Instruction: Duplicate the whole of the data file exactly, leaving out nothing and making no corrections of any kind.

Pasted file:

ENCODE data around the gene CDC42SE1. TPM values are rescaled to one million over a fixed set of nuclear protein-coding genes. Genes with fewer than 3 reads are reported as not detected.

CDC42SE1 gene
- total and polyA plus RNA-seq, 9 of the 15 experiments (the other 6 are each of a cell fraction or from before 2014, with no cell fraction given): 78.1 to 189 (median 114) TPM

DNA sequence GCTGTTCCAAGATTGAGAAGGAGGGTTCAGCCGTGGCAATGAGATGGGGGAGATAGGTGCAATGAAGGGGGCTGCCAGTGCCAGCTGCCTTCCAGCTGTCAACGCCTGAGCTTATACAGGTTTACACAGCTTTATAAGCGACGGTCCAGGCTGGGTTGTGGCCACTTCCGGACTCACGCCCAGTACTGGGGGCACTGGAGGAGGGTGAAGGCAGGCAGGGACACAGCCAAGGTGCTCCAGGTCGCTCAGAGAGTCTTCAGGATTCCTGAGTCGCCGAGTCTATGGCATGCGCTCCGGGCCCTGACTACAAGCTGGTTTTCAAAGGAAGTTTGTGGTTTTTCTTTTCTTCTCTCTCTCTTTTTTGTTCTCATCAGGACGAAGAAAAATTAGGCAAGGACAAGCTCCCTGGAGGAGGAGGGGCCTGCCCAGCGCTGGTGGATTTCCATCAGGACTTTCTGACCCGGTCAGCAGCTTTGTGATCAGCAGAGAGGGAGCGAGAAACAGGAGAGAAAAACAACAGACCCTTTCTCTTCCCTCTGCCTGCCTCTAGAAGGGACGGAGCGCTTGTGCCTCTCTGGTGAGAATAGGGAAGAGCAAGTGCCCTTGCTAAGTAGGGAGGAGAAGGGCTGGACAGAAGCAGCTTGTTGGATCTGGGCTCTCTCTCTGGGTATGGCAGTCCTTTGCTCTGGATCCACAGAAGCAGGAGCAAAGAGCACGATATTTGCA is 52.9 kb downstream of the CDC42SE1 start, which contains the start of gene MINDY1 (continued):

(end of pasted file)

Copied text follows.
ENCODE data around the gene CDC42SE1. TPM values are rescaled to one million over a fixed set of nuclear protein-coding genes. Genes with fewer than 3 reads are reported as not detected.

CDC42SE1 gene
- total and polyA plus RNA-seq, 9 of the 15 experiments (the other 6 are each of a cell fraction or from before 2014, with no cell fraction given): 78.1 to 189 (median 114) TPM

DNA sequence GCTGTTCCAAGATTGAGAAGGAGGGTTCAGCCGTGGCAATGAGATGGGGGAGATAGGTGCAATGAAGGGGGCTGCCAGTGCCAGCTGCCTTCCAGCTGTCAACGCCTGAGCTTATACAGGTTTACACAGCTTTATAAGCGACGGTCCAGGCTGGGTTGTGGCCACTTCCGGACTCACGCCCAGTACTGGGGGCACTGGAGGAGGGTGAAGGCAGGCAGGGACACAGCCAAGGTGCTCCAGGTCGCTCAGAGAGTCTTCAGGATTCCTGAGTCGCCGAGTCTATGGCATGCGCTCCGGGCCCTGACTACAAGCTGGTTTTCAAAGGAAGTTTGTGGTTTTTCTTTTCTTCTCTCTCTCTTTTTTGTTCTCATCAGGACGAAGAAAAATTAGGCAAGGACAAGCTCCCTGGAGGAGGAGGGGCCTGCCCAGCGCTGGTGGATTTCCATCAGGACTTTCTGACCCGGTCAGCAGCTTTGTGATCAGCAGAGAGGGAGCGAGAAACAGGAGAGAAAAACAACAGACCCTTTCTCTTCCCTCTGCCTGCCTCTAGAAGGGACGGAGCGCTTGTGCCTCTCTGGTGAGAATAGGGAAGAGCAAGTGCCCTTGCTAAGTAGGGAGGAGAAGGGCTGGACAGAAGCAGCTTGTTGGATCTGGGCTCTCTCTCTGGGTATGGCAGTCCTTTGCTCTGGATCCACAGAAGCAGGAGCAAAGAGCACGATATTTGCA is 52.9 kb downstream of the CDC42SE1 start, which contains the start of gene MINDY1 (continued):